If our ideas about democracy and open societies are based -- as many of them are -- on the myth of perpetual growth and ever-increasing prosperity, i.e. if our ideas of social justice are based on "opportunities opening up in expanding markets" rather than on correcting maldistributions of resources (whether by taxation or Jubilee years or nationalisation or other strategies) then I believe we are in for a collision between democratic ideals founded on a bogus "frontier mythology" of growth, and the reality of a resource-limited planet.  The best possible outcome would be universal demand limitation, wealth redistribution, land reform, carbon taxes and other 'safe and sane' methods of adjusting to a sustainable economic model.  The more likely outcome is a revival of feudalism or banana republic lifestyle, where the elite defend their luxuries by armed force, dominating and exploiting (or exterminating) an immiserated mass of plebes.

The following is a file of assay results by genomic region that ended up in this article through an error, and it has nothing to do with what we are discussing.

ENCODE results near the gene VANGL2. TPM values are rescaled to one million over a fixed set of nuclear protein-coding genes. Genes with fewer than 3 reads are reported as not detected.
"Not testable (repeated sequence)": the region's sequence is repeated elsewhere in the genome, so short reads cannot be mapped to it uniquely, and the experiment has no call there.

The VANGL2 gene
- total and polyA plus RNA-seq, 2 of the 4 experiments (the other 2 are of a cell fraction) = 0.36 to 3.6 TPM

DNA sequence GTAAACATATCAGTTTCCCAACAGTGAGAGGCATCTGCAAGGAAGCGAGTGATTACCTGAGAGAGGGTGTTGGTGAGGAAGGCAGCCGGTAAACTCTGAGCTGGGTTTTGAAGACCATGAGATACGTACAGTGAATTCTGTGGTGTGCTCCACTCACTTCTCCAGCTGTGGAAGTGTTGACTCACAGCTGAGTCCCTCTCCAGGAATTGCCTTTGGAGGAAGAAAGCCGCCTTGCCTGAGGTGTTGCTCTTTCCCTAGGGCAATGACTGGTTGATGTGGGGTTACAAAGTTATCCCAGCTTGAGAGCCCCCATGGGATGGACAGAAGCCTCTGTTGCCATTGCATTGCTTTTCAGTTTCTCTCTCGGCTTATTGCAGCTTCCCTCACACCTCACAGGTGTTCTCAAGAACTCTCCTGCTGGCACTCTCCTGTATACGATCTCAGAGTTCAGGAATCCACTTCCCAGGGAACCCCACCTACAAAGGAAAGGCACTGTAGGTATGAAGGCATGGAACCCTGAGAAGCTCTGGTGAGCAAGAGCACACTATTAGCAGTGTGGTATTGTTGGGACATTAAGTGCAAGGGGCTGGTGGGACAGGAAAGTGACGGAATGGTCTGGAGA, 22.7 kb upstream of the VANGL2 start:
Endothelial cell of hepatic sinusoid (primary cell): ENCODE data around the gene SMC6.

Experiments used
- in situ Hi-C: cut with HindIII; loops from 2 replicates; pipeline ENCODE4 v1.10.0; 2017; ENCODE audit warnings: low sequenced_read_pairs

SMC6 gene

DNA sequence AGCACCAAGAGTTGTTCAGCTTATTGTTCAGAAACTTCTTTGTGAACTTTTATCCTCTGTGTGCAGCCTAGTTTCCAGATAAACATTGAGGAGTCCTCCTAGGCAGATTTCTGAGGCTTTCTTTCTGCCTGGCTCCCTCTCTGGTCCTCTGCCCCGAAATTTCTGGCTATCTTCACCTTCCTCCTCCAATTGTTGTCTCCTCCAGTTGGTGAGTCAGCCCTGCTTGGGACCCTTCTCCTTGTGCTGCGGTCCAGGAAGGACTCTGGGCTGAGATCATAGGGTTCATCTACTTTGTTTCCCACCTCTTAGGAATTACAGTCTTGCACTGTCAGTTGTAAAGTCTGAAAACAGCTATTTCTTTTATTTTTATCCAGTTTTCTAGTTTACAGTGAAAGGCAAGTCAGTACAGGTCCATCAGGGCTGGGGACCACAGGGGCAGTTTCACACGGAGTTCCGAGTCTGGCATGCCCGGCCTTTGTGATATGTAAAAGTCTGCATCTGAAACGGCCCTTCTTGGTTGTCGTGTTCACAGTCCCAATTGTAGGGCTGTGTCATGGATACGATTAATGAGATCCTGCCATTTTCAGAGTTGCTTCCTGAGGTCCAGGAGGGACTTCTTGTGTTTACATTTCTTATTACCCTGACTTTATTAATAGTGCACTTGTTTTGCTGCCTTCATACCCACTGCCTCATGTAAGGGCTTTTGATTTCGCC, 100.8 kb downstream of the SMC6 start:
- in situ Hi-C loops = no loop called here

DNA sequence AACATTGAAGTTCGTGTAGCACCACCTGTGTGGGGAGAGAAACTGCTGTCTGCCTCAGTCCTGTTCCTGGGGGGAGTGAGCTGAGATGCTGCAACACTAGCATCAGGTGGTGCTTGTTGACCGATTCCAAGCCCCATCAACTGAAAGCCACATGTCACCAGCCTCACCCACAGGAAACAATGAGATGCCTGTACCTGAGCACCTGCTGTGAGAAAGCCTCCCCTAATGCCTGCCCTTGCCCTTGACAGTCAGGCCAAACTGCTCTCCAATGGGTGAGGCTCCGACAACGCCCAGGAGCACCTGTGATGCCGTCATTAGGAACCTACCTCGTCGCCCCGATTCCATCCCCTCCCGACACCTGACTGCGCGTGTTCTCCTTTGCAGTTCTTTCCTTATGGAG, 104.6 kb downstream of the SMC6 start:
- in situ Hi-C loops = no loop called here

One way or another, we are going to have to come to terms with the notion of limits.  The discomfort that this dawning reality causes seems to be manifesting in several ways.  The crackpot Cornucopianism of Lomborg, Simon, et al (a quick rebuttal here at the controversial dieoff.org site) is one response:  simply deny that limits exist and maintain staunchly that infinite growth is not only possible but desirable.  Another response is increasing belligerence, tribalism, and nationalism:  resources are limited, so let's kill all the Other People and have enough for Us.  Another is the lunatic millenarism of the wingnut Christian community in the US:  resources are limited, but it doesn't matter because the world is ending anyway and the Saved are going to Heaven where material resources are not an issue (milk and honey for all).  I see all these -- and the smash-and-grab capitalism of recent years -- as responses to the creeping consciousness of resource limits: the flailings of a culture in crisis because one of its fundamental beliefs is in danger.  Any takers?